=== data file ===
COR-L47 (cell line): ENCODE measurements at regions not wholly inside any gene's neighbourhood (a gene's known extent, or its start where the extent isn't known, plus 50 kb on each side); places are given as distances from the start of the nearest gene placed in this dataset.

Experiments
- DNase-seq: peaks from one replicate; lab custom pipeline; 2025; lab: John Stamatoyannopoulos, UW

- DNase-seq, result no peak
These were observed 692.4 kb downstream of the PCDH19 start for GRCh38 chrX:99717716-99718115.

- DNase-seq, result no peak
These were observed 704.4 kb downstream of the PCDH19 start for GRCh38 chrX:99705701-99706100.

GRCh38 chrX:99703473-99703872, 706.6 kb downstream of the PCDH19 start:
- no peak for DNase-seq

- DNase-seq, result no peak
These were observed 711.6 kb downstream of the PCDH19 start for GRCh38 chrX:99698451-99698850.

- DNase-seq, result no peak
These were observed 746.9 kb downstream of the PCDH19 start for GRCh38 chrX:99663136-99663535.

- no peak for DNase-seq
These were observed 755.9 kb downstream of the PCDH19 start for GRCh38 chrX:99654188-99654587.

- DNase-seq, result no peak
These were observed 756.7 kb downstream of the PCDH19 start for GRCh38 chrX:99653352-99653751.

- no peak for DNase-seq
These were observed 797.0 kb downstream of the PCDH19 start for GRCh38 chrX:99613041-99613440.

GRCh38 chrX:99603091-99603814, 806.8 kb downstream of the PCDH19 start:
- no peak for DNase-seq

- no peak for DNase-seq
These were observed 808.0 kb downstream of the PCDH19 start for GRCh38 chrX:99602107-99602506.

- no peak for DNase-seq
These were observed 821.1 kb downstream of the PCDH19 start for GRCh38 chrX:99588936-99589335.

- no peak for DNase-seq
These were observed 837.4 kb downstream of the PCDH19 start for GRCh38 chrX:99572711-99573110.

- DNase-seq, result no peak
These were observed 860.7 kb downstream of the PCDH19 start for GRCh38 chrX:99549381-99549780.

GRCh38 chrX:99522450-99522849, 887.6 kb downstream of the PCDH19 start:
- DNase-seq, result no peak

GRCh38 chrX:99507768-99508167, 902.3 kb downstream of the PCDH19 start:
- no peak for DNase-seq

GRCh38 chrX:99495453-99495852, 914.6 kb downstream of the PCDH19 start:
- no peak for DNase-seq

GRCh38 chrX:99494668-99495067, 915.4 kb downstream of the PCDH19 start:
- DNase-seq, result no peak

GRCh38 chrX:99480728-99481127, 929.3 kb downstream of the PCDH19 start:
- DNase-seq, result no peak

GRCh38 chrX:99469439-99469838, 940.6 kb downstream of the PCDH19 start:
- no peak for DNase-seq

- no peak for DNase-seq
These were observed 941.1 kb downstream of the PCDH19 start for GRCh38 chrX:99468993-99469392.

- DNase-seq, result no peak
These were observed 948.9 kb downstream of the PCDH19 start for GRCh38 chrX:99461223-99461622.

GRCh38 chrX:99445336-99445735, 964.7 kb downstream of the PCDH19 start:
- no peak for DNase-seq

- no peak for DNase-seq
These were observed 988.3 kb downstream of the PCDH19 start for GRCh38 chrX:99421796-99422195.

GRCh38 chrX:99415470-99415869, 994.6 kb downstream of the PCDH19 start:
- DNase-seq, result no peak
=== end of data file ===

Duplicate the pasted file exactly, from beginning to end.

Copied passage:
COR-L47 (cell line): ENCODE measurements at regions not wholly inside any gene's neighbourhood (a gene's known extent, or its start where the extent isn't known, plus 50 kb on each side); places are given as distances from the start of the nearest gene placed in this dataset.

Experiments
- DNase-seq: peaks from one replicate; lab custom pipeline; 2025; lab: John Stamatoyannopoulos, UW

- DNase-seq, result no peak
These were observed 692.4 kb downstream of the PCDH19 start for GRCh38 chrX:99717716-99718115.

- DNase-seq, result no peak
These were observed 704.4 kb downstream of the PCDH19 start for GRCh38 chrX:99705701-99706100.

GRCh38 chrX:99703473-99703872, 706.6 kb downstream of the PCDH19 start:
- no peak for DNase-seq

- DNase-seq, result no peak
These were observed 711.6 kb downstream of the PCDH19 start for GRCh38 chrX:99698451-99698850.

- DNase-seq, result no peak
These were observed 746.9 kb downstream of the PCDH19 start for GRCh38 chrX:99663136-99663535.

- no peak for DNase-seq
These were observed 755.9 kb downstream of the PCDH19 start for GRCh38 chrX:99654188-99654587.

- DNase-seq, result no peak
These were observed 756.7 kb downstream of the PCDH19 start for GRCh38 chrX:99653352-99653751.

- no peak for DNase-seq
These were observed 797.0 kb downstream of the PCDH19 start for GRCh38 chrX:99613041-99613440.

GRCh38 chrX:99603091-99603814, 806.8 kb downstream of the PCDH19 start:
- no peak for DNase-seq

- no peak for DNase-seq
These were observed 808.0 kb downstream of the PCDH19 start for GRCh38 chrX:99602107-99602506.

- no peak for DNase-seq
These were observed 821.1 kb downstream of the PCDH19 start for GRCh38 chrX:99588936-99589335.

- no peak for DNase-seq
These were observed 837.4 kb downstream of the PCDH19 start for GRCh38 chrX:99572711-99573110.

- DNase-seq, result no peak
These were observed 860.7 kb downstream of the PCDH19 start for GRCh38 chrX:99549381-99549780.

GRCh38 chrX:99522450-99522849, 887.6 kb downstream of the PCDH19 start:
- DNase-seq, result no peak

GRCh38 chrX:99507768-99508167, 902.3 kb downstream of the PCDH19 start:
- no peak for DNase-seq

GRCh38 chrX:99495453-99495852, 914.6 kb downstream of the PCDH19 start:
- no peak for DNase-seq

GRCh38 chrX:99494668-99495067, 915.4 kb downstream of the PCDH19 start:
- DNase-seq, result no peak

GRCh38 chrX:99480728-99481127, 929.3 kb downstream of the PCDH19 start:
- DNase-seq, result no peak

GRCh38 chrX:99469439-99469838, 940.6 kb downstream of the PCDH19 start:
- no peak for DNase-seq

- no peak for DNase-seq
These were observed 941.1 kb downstream of the PCDH19 start for GRCh38 chrX:99468993-99469392.

- DNase-seq, result no peak
These were observed 948.9 kb downstream of the PCDH19 start for GRCh38 chrX:99461223-99461622.

GRCh38 chrX:99445336-99445735, 964.7 kb downstream of the PCDH19 start:
- no peak for DNase-seq

- no peak for DNase-seq
These were observed 988.3 kb downstream of the PCDH19 start for GRCh38 chrX:99421796-99422195.

GRCh38 chrX:99415470-99415869, 994.6 kb downstream of the PCDH19 start:
- DNase-seq, result no peak